The 1960 presidential campaign has earned a special place in American political history and popular culture. The campaign was dominated by two unforgettable candidates, Senator John F. Kennedy, the Democrat, and Vice President Richard Nixon, the Republican.
The race included consequential and vivid secondary characters such as retiring President Dwight D. Eisenhower and Senate Majority Leader Lyndon B. Johnson, JFK’s running mate. The fiercely contested campaign featured, and was profoundly influenced by, the first televised debates and was decided by a razor-thin margin. The election was followed by a dramatic changing of the guard in Washington, as the oldest president in American history, the 70-year-old Eisenhower, was replaced by the youngest elected chief executive, the 43-year-old Kennedy. Finally, the campaign was brought to life by television and several remarkable chronicles, including a controversial magazine article by Norman Mailer that the writer credited with helping to push Kennedy over the edge of victory and ushering in a new form of first-person journalism.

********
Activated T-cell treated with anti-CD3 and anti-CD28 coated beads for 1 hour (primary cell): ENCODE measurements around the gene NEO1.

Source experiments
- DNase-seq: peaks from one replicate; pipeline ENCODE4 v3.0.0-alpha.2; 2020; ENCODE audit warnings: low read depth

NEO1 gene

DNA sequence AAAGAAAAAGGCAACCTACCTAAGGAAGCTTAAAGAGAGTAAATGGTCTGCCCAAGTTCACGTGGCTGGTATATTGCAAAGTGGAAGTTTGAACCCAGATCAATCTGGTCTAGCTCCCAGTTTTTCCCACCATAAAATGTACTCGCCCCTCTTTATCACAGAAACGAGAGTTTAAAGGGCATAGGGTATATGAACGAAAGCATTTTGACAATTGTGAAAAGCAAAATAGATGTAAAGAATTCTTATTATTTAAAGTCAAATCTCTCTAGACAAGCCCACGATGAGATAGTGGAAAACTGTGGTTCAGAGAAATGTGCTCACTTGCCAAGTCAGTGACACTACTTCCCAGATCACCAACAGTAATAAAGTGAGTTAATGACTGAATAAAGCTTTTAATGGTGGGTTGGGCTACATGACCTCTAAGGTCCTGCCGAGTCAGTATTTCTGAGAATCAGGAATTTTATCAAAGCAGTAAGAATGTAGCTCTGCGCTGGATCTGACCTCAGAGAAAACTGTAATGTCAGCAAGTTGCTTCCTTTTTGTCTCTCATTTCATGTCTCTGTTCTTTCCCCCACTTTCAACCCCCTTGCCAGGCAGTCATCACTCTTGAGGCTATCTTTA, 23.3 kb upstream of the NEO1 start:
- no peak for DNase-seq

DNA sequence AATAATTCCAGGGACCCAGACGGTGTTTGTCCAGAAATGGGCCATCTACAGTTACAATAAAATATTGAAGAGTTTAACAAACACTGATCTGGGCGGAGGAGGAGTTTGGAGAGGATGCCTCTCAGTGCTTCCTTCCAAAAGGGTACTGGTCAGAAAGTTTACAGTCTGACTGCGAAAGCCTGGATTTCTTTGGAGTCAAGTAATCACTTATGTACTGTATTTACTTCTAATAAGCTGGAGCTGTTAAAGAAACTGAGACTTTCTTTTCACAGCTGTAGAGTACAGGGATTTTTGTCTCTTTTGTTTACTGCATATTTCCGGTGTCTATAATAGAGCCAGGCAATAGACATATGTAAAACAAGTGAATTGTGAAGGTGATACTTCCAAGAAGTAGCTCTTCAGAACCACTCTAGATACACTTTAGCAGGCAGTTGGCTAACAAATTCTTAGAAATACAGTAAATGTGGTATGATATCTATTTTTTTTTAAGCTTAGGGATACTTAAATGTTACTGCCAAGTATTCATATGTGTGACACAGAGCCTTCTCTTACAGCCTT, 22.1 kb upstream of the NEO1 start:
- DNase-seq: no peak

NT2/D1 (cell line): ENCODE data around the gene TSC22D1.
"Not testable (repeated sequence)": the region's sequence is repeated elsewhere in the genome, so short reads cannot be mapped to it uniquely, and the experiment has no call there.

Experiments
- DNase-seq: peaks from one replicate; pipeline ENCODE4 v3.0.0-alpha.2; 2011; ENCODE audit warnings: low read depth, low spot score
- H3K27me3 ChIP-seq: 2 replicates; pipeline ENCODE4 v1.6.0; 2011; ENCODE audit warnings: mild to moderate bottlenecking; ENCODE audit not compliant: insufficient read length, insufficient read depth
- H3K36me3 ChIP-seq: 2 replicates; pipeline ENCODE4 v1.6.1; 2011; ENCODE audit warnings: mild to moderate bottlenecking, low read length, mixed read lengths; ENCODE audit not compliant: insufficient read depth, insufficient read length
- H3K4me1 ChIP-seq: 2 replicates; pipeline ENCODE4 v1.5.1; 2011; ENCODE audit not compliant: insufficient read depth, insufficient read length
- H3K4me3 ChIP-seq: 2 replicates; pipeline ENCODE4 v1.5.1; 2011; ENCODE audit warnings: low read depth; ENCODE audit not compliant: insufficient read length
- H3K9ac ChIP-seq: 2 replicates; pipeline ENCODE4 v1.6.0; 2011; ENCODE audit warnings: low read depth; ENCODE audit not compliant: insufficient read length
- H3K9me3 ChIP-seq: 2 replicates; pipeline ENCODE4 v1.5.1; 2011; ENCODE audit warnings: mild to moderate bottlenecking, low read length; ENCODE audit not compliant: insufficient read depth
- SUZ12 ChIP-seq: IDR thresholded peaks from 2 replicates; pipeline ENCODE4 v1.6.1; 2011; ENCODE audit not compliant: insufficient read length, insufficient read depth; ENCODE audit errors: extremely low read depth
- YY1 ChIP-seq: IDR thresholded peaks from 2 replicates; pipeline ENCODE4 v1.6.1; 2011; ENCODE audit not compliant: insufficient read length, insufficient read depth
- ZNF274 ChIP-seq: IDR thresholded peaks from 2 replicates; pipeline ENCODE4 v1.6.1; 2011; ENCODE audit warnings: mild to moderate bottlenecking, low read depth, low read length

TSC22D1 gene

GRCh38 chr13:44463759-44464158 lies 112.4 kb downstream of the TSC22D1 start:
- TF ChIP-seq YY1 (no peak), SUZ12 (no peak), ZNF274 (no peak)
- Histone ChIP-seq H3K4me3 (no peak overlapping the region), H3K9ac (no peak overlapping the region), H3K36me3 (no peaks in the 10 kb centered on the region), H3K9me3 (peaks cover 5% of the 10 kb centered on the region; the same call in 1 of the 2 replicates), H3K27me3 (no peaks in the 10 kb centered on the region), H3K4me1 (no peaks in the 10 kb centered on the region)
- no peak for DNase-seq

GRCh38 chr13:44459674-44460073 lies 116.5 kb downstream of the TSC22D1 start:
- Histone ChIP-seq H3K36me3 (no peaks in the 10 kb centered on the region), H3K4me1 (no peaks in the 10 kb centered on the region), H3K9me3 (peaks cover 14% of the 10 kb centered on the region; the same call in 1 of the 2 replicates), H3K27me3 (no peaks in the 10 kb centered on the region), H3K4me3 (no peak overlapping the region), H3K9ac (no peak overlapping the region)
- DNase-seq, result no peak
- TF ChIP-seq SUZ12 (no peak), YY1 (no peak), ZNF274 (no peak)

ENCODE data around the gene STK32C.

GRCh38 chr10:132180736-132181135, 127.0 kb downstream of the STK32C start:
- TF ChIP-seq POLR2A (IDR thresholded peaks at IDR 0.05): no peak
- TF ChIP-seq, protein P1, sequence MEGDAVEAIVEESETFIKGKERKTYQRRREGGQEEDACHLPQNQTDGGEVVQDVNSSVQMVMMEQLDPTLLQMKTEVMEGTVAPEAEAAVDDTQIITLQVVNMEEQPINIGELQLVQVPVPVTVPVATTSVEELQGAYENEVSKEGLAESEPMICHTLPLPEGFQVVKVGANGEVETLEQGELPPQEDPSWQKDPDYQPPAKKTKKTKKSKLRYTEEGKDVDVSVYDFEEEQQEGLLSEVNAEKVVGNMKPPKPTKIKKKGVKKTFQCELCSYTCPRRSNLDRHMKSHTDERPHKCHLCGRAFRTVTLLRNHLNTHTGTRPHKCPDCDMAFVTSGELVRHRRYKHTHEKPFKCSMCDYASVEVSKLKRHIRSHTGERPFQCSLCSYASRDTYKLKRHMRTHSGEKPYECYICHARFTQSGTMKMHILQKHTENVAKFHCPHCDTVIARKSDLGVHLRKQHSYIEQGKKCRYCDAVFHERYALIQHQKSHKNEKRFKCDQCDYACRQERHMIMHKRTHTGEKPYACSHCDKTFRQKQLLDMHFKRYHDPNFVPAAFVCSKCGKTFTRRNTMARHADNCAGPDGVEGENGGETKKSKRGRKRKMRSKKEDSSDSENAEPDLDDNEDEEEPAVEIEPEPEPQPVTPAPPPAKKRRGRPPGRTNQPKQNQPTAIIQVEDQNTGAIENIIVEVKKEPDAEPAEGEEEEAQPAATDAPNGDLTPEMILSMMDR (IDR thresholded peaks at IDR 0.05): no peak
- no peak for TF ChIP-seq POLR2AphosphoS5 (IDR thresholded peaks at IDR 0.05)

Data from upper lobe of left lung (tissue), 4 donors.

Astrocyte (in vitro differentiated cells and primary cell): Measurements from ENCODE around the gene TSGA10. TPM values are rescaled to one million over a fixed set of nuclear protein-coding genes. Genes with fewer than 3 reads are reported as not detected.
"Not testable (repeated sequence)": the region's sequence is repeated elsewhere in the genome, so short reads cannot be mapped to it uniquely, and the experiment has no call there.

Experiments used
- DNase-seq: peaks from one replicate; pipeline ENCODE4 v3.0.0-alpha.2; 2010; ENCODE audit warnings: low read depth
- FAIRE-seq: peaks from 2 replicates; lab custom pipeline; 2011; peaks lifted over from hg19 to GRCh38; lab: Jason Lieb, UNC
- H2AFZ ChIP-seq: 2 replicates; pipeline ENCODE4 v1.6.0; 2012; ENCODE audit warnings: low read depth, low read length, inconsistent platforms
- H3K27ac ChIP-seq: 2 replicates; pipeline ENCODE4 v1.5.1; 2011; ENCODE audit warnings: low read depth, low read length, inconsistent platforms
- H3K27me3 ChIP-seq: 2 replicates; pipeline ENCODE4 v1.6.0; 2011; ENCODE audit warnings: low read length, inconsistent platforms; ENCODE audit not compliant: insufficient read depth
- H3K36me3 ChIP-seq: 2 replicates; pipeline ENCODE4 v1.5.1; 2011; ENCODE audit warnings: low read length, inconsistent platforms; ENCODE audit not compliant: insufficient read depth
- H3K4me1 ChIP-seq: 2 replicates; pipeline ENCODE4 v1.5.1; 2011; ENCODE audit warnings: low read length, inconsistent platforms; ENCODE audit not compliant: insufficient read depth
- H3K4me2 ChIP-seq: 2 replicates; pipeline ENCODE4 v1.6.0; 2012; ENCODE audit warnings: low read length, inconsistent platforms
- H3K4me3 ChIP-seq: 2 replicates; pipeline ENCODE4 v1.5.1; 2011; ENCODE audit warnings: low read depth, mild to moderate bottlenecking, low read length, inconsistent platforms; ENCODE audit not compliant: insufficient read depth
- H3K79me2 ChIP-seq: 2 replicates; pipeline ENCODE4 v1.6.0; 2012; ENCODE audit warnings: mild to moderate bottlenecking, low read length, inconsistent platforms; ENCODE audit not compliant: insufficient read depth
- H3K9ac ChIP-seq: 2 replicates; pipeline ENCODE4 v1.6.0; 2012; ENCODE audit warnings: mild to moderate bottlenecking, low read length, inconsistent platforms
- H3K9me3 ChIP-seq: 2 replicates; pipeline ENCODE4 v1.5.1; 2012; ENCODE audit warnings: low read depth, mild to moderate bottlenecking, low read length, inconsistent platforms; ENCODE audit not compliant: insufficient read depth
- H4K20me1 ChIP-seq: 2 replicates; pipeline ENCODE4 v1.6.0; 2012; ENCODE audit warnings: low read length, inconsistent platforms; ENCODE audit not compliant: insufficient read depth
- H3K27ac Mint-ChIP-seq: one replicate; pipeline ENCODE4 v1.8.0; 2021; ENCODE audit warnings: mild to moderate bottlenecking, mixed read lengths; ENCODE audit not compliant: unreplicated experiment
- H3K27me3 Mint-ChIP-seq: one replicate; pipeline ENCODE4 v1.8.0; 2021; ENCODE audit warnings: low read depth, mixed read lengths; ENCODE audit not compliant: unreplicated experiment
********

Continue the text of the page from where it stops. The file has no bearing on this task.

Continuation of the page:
“Norman Mailer. JFK. Superman Comes to the Supermarket” is a 21st-century homage to that article and to one of the most riveting political events of the 20th century. The book is a lush, even lavish, account of the 1960 presidential campaign. It’s a large book, literally, running 370 pages and weighing almost 10 pounds, with coffee-table dimensions tucked into a cardboard carrying case. The book is published by Taschen, a German-based company that specializes in art, photography, painting, design, fashion, film, architecture and popular culture books.
“Norman Mailer. JFK. Superman Comes to the Supermarket” has three parts. First, there are more than 300 photographs related to the 1960 campaign; then, there is Mailer’s famous essay, “Superman Comes to the Supermarket,” that was published in Esquire magazine on the eve of the election; and finally, there are detailed chronologies of Kennedy’s personal life, political career and presidential contest.